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Courts roll back secrecy in war on terror

Series of rulings hits Justice Department for undermining rights of 9/11 detainees.

Some of the Justice Department's most aggressive tactics in its legal war against terror are getting knocked down in court. Experts suggest that through recent court decisions, the judiciary is recalibrating the balance between government secrecy and individual rights – a balance set inthe massive federal investigation of the Sept. 11 attacks.

In recent weeks, judges have ordered the government to release the names of those detained on immigration charges, opened deportation hearings to the public, and ruled that suspects can't be held as material witnesses during grand-jury investigations.

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"The federal judiciary is displaying that it's perfectly capable of responding in a balanced ... manner that permits investigations and permits prosecutions but still preserves our rights," says Irwin Schwartz, president of the National Association of Criminal Defense Attorneys.

And new challenges continue to be filed by detainees' attorneys and civil-liberties groups. Last week, the recording of jailhouse conversations between terror suspects and their attorneys came under attack in a lawsuit filed in Washington. A broader class-action lawsuit on behalf of thosedetained by the Immigration and Naturalization Service was filed last month, charging that they are held in an "unreasonable and excessively harsh condition," with verbal abuse, beatings, and denial of their right to religious practice.

"[Government officials use] the immigration laws as a pretext for circumventing constitutional rights and, in so doing, they have violated those rights on a massive scale," says Bill Goodman, legal director of The Center for Constitutional Rights, which filed the lawsuit.

Chips in a wall of concealment

As part of its terror investigation, the federal government detained more than 1,200 people of mostly Middle Eastern and Muslim background on immigration law violations or as material witnesses. Neither form of custody affords the legal protections given criminal defendants.

The Justice Department has released little information about those detainees, on the grounds that doing so could give important signals to terrorist groups. Even the number of detainees – last given as 327 in February – has been closely guarded.

But judges have begun to chip away at the government's wall of secrecy. In the first decision of its kind, a New Jersey judge called secret detentions "odious to a democratic society," ordering the names of local detainees released.

A federal judge in Detroit then ordered the government to open a deportation hearing for Rabih Haddad, leader of an Illinois-based Islamic charity. The court also released thousands of pages of transcripts from the case. Government officials link Mr. Haddad to groups associated with Al Qaeda, but have charged him only with overstaying his visa.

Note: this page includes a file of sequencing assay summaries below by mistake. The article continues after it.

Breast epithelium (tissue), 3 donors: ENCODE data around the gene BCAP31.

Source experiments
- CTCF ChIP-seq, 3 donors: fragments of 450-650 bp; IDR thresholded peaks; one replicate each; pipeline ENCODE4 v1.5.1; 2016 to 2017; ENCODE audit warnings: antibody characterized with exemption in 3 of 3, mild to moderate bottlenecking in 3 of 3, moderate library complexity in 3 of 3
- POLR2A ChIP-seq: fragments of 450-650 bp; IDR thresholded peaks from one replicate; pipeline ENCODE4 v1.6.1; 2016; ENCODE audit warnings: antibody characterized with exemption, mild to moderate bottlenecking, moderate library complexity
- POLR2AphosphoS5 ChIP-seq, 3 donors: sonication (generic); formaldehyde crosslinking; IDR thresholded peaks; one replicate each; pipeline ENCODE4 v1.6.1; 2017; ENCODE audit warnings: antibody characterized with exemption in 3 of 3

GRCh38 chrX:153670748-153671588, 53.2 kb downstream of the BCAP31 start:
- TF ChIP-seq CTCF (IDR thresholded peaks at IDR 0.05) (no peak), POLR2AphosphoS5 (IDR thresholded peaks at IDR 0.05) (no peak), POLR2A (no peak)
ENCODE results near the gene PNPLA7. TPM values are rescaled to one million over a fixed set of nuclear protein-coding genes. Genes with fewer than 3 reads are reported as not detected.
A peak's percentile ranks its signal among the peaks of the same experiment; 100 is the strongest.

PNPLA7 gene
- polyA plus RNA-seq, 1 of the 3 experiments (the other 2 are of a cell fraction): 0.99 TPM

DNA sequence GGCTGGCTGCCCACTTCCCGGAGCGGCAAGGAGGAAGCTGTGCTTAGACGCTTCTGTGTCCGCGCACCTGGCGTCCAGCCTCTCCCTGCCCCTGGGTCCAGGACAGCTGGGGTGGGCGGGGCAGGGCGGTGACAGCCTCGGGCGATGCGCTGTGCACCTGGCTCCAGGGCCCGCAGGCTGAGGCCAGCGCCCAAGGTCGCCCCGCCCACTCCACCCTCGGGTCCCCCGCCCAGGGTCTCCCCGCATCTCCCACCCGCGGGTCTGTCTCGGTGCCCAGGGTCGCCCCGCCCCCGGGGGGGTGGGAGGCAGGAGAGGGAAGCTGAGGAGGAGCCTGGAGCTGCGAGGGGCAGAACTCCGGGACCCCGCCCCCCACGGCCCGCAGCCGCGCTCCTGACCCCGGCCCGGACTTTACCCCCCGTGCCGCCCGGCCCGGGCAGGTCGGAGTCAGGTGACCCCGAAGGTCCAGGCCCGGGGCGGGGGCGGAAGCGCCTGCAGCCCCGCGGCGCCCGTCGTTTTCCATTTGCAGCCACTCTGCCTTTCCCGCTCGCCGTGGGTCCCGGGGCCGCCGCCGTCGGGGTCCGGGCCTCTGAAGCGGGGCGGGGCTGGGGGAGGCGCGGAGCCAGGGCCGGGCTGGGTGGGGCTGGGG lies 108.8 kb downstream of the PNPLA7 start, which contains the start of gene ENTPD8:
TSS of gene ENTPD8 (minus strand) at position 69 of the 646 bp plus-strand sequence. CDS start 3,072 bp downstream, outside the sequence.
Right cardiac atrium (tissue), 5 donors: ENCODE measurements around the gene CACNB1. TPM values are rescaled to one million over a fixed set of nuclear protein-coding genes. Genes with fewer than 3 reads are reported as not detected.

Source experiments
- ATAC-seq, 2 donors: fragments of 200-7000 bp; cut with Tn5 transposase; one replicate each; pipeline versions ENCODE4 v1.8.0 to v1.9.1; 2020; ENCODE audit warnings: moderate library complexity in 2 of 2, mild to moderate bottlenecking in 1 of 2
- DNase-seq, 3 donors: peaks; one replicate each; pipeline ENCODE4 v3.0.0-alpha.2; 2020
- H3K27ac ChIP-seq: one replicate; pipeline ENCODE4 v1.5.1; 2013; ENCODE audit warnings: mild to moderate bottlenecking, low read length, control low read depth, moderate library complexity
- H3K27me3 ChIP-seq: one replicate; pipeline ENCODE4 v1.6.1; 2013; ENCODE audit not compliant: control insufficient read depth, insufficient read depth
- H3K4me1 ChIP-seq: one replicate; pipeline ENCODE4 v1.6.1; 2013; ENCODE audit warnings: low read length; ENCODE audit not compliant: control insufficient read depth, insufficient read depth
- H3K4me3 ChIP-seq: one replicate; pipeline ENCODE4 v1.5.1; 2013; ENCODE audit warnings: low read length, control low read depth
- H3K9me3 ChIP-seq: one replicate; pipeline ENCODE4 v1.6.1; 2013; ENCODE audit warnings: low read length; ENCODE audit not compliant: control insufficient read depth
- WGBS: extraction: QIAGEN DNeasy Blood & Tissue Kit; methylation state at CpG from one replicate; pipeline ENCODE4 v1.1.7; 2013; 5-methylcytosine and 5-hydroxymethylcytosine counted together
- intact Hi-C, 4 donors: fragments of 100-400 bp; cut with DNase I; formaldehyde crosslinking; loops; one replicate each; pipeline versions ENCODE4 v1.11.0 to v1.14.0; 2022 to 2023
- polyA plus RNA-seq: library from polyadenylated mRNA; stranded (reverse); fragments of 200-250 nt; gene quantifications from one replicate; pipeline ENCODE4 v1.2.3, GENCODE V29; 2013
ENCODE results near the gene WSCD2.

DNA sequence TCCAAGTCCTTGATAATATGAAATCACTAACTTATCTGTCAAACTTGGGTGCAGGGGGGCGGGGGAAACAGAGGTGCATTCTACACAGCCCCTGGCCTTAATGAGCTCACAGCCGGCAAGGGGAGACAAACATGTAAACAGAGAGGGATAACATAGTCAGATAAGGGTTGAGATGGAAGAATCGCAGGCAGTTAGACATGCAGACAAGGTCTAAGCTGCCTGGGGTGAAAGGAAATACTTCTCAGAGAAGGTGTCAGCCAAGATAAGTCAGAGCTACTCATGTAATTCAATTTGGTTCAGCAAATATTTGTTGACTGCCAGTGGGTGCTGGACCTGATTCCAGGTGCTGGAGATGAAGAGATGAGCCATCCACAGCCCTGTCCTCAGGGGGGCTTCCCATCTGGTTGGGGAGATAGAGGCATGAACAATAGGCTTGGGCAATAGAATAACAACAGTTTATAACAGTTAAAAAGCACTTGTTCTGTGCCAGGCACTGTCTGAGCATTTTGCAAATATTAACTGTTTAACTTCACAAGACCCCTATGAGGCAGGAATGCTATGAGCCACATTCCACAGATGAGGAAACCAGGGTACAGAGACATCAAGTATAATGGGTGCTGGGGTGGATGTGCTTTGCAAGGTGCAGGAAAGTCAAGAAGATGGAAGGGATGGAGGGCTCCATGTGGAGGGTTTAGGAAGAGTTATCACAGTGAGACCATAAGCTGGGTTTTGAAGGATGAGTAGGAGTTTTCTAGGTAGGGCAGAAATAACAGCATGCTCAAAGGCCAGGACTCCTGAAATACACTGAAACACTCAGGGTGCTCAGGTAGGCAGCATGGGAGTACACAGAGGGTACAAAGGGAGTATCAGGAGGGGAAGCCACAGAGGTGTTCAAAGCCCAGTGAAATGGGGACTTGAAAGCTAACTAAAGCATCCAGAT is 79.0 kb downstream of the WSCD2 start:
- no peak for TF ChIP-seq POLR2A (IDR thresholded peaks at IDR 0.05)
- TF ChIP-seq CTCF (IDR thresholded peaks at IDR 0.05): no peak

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The latest challenge focuses on a Justice Department rule authorizing the taping of conversations between terror suspects and their attorneys. New York attorney Frederick Cohn filed the suit on behalf of his client, Mohammed Rashed Daoud al-Owhali, sentenced to life in prison for his role in the 1998 bombing of the US Embassy in Kenya.

Mr. Cohn, who is handling Mr. Owhali's appeal, says the possibility that their phone conversations may be taped prevents discussion of anything more serious than his client's living conditions. Cohn admits there's a "natural tension" between the rights of defendants and the government's interest in preventing attacks. "It would be nice to say the aim of the government is illegitimate, but it's not," he says. "They want to save lives and property and defend the country. Unfortunately, they're using a process we believe is impermissible."

Perils of hasty detainment

Overall, critics say too many people with little or no connection to terrorism are ensnared. Almost all of the more than 100 people indicted on criminal charges since last fall as a result of the terror investigation are being prosecuted for minor crimes, such as wire fraud or fake identifications.

Osama Awadallah, a 21-year-old Jordanian student in San Diego, was charged with perjury for lying to a grand jury when he said he couldn't recall the name of one of the Sept. 11 hijackers – a name prosecutors claimed he'd written in a notebook.

When he testified, Awadallah had been detained as a material witness for three weeks and treated as a high-security inmate. But federal judge Shira Scheindlin ruled that he was unlawfully detained. "A proper respect for the laws that Congress does enact – as well as the inalienable right to liberty – prohibits this Court from rewriting the law, no matter how exigent the circumstances," she wrote in her April 30 opinion.

Still, the recent rulings haven't stopped the Justice Department's aggressive pursuit of terrorist connections. Attorney General John Ashcroft called Judge Scheindlin's decision "an anomaly," defending the use of material-witness warrants. And despite the order for release of detainees' names, the INS prohibited state and local governments from providing such information.


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